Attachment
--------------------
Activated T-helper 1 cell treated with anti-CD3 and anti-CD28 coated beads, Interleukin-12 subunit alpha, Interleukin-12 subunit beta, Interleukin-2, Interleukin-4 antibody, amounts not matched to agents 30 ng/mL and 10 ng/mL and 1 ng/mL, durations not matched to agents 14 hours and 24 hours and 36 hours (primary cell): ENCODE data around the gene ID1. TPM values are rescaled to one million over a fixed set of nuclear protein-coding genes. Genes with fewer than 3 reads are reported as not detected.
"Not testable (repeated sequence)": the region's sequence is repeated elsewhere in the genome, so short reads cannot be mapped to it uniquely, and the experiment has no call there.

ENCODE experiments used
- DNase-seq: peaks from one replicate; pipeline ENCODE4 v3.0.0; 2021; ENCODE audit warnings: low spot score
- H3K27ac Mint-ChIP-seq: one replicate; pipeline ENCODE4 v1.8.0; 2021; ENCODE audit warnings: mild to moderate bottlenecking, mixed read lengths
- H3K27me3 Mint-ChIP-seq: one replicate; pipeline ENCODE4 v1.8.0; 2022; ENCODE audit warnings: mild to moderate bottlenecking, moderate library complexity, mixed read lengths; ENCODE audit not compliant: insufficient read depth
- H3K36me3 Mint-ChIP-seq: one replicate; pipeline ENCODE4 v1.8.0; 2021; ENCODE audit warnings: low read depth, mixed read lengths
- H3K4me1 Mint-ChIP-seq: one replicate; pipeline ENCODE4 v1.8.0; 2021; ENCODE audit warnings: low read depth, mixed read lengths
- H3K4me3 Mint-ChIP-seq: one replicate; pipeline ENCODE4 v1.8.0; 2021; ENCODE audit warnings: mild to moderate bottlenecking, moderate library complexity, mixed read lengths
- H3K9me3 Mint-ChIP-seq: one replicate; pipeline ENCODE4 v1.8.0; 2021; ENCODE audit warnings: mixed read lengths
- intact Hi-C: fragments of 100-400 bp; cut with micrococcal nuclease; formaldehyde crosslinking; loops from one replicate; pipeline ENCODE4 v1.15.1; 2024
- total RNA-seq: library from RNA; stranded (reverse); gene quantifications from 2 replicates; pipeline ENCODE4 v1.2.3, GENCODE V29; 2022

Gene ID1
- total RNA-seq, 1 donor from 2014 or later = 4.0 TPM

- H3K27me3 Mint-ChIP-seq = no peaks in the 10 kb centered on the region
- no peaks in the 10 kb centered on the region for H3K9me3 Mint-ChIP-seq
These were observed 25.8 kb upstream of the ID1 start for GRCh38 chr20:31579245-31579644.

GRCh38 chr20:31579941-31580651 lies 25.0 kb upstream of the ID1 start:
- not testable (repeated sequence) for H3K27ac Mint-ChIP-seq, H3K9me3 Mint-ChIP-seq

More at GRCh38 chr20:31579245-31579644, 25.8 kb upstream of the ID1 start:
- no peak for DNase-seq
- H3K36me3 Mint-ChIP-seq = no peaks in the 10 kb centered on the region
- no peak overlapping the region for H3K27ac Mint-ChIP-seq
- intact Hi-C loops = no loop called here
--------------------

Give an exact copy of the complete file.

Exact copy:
Activated T-helper 1 cell treated with anti-CD3 and anti-CD28 coated beads, Interleukin-12 subunit alpha, Interleukin-12 subunit beta, Interleukin-2, Interleukin-4 antibody, amounts not matched to agents 30 ng/mL and 10 ng/mL and 1 ng/mL, durations not matched to agents 14 hours and 24 hours and 36 hours (primary cell): ENCODE data around the gene ID1. TPM values are rescaled to one million over a fixed set of nuclear protein-coding genes. Genes with fewer than 3 reads are reported as not detected.
"Not testable (repeated sequence)": the region's sequence is repeated elsewhere in the genome, so short reads cannot be mapped to it uniquely, and the experiment has no call there.

ENCODE experiments used
- DNase-seq: peaks from one replicate; pipeline ENCODE4 v3.0.0; 2021; ENCODE audit warnings: low spot score
- H3K27ac Mint-ChIP-seq: one replicate; pipeline ENCODE4 v1.8.0; 2021; ENCODE audit warnings: mild to moderate bottlenecking, mixed read lengths
- H3K27me3 Mint-ChIP-seq: one replicate; pipeline ENCODE4 v1.8.0; 2022; ENCODE audit warnings: mild to moderate bottlenecking, moderate library complexity, mixed read lengths; ENCODE audit not compliant: insufficient read depth
- H3K36me3 Mint-ChIP-seq: one replicate; pipeline ENCODE4 v1.8.0; 2021; ENCODE audit warnings: low read depth, mixed read lengths
- H3K4me1 Mint-ChIP-seq: one replicate; pipeline ENCODE4 v1.8.0; 2021; ENCODE audit warnings: low read depth, mixed read lengths
- H3K4me3 Mint-ChIP-seq: one replicate; pipeline ENCODE4 v1.8.0; 2021; ENCODE audit warnings: mild to moderate bottlenecking, moderate library complexity, mixed read lengths
- H3K9me3 Mint-ChIP-seq: one replicate; pipeline ENCODE4 v1.8.0; 2021; ENCODE audit warnings: mixed read lengths
- intact Hi-C: fragments of 100-400 bp; cut with micrococcal nuclease; formaldehyde crosslinking; loops from one replicate; pipeline ENCODE4 v1.15.1; 2024
- total RNA-seq: library from RNA; stranded (reverse); gene quantifications from 2 replicates; pipeline ENCODE4 v1.2.3, GENCODE V29; 2022

Gene ID1
- total RNA-seq, 1 donor from 2014 or later = 4.0 TPM

- H3K27me3 Mint-ChIP-seq = no peaks in the 10 kb centered on the region
- no peaks in the 10 kb centered on the region for H3K9me3 Mint-ChIP-seq
These were observed 25.8 kb upstream of the ID1 start for GRCh38 chr20:31579245-31579644.

GRCh38 chr20:31579941-31580651 lies 25.0 kb upstream of the ID1 start:
- not testable (repeated sequence) for H3K27ac Mint-ChIP-seq, H3K9me3 Mint-ChIP-seq

More at GRCh38 chr20:31579245-31579644, 25.8 kb upstream of the ID1 start:
- no peak for DNase-seq
- H3K36me3 Mint-ChIP-seq = no peaks in the 10 kb centered on the region
- no peak overlapping the region for H3K27ac Mint-ChIP-seq
- intact Hi-C loops = no loop called here